How to send disappearing messages with WhatsApp

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Despite several recent controversies questioning its integrity, WhatsApp continues to be surprisingly privacy-conscious, with end-to-end encryption available by default across all chats. The messaging app even took a step further in that direction when it introduced disappearing messages for everyone late last year. With this new ephemeral option, it’s even easier to shield your most private conversations and media. It seems that not a lot of people use disappearing messages in WhatsApp yet, perhaps because they don’t know it exists. Here, we’ll tell you how to enable it and what precautions you must take to ensure your chats remain private.

How to enable disappearing messages

Disappearing messages aren’t something you can enable for everyone in one go; you have to do it individually for each contact or group. This means only new messages exchanged after you turn the setting on will be impacted, while your older conversations and other recipients aren’t affected. Here’s how you enable it:

  1. Tap on the contact’s name, available at the top of their chat thread.
  2. Select Disappearing messages. If you’re visiting this section for the first time, WhatsApp shows a little introduction card before you can proceed.
  3. After dismissing that, select the On option.

WhatsApp disappearing messages 3 WhatsApp disappearing messages 4

And that’s it. When you return to the chat window, both the recipient and you will see a short message notifying you of the change. Any message sent after this will automatically vanish from the chat after the seven-day timer runs out.

You can easily identify the contacts with ephemeral chats enabled as they’ll have a timer icon that appears over their profile photo. The same steps also work for turning off disappearing messages when you’re done with your top-secret chit-chat.

Functionality is limited

WhatsApp is a few years behind Signal in adding this feature, so it quite naturally comes with a few limitations. There’s currently no way to change the default seven-day timer to a time limit of your choice. This is completely customizable on Signal, while Telegram gives you three options: 24 hours, one week, and one month. Hopefully, WhatsApp will add more time options in a future update.

It’s also a mild inconvenience to go to the recipient’s profile each time you want to enable or disable disappearing chats. I would’ve preferred it if WhatsApp included a shortcut for those who’d use these vanishing messages only once in a while, like by long-pressing the send button to bring up a context menu for specific messages only.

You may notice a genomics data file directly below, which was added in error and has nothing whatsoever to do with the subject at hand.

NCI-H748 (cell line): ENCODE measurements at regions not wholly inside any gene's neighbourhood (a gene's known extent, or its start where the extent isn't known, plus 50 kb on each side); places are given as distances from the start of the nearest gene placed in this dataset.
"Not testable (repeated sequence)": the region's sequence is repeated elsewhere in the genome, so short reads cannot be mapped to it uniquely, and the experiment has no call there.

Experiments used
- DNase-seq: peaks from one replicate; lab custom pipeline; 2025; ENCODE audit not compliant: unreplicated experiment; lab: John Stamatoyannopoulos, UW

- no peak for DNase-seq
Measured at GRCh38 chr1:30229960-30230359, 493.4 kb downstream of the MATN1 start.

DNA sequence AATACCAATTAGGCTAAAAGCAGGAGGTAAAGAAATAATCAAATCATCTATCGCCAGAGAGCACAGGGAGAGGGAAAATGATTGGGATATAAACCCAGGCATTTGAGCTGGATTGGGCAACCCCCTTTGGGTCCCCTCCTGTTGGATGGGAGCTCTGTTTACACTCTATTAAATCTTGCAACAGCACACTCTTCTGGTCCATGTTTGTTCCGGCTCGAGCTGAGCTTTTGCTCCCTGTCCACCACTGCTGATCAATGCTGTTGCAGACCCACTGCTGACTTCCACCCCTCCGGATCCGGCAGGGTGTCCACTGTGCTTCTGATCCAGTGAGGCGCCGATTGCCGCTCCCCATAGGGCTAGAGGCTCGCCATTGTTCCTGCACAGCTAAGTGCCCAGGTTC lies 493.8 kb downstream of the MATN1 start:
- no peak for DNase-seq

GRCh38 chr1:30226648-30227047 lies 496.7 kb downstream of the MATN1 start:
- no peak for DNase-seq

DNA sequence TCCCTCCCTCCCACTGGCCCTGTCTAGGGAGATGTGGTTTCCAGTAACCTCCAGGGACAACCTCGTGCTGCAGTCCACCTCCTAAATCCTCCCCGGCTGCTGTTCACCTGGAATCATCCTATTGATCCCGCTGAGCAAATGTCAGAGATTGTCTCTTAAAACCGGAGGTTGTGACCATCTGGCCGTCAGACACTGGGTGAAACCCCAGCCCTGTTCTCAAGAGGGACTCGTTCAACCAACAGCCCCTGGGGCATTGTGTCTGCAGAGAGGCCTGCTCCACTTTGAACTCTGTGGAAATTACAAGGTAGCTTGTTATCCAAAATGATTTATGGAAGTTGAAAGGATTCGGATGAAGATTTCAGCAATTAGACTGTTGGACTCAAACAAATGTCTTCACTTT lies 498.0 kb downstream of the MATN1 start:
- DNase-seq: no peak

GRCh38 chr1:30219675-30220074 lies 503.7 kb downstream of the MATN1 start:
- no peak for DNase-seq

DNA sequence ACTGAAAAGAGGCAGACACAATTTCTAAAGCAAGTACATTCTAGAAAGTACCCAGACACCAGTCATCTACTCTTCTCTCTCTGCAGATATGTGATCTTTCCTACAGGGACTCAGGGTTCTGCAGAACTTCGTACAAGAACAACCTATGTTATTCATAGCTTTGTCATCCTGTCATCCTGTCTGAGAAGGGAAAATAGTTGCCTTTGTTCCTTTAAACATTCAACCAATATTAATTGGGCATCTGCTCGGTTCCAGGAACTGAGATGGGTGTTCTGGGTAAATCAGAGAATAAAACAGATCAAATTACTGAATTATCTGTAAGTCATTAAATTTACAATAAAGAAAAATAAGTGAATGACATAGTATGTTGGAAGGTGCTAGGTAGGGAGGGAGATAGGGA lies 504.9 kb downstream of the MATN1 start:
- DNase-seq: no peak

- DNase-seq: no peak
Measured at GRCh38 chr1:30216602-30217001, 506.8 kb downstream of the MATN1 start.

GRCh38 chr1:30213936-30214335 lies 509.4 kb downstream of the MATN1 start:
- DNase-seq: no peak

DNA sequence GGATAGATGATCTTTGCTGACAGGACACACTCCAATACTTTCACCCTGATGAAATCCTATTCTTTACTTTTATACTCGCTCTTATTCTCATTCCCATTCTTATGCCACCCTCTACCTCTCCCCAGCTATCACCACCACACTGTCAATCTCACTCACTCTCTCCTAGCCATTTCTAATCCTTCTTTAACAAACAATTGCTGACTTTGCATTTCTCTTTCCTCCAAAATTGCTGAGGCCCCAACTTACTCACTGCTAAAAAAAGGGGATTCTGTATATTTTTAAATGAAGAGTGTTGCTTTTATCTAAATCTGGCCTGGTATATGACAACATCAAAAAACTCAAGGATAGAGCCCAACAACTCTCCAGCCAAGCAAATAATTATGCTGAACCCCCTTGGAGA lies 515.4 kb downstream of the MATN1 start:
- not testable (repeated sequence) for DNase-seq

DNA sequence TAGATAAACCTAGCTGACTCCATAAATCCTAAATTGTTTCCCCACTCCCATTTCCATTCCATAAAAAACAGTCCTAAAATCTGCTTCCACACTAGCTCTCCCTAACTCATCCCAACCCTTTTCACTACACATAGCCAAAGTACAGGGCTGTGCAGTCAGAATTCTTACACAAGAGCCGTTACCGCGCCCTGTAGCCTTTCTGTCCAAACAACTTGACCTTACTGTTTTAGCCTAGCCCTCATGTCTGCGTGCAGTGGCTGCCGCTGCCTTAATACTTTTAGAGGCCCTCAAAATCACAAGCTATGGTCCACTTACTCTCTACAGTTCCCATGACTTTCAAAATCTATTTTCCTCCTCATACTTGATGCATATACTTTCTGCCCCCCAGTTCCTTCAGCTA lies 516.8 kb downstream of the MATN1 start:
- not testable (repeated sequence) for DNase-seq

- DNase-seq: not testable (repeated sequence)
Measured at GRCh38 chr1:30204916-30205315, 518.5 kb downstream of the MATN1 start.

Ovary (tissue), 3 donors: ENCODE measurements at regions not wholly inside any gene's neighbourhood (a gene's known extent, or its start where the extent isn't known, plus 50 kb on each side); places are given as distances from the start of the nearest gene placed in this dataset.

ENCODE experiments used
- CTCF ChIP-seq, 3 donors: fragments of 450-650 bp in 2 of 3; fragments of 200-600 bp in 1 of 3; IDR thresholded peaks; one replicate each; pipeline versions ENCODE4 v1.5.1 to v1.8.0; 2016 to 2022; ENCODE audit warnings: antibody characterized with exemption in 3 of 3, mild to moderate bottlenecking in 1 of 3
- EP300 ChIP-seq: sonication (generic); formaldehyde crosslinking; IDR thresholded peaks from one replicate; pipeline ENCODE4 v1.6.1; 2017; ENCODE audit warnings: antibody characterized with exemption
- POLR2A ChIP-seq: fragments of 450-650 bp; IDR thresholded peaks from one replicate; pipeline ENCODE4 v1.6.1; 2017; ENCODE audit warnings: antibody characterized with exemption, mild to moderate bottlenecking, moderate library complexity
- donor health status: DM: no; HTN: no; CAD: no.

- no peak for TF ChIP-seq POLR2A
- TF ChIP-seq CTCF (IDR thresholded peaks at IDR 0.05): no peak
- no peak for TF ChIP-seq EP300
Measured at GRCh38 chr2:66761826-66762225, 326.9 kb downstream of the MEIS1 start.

Play it safe

It’s pretty obvious that you’ll be using disappearing messages to have conversations that are more sensitive than others. However, there are ways that your chats could still be saved on the receiver’s end, defeating the feature’s very purpose — and WhatsApp does caution about that on the settings page.

For example, if your ephemeral message is quoted in a reply or is forwarded to a different chat with disappearing messages turned off, those instances may remain even after the 7-day window. WhatsApp separately notes that these messages are also backed up just like a normal message and stay there until the user restores those chats to a new device. And considering WhatsApp backups aren’t currently encrypted, this isn’t very reassuring.

Moreover, WhatsApp erases these messages only from the chat thread, which means any media downloaded on the recipient’s phone will still be accessible. And you can’t keep people from taking screenshots or copying the text. Telegram’s Secret Chat feature notifies you when someone screenshots your fleeting messages, but that has its own limitations — in any case, it isn’t available on WhatsApp yet.

Despite the list of ifs and buts, it’s nice to at least have the option for when you need to use it. The rule of thumb here is that you enable disappearing messages on WhatsApp only for the contacts you can trust and avoid sending any kind of sensitive information unless you’re double sure. Like every other piece of tech out there, WhatsApp isn’t foolproof, so proceed with caution.

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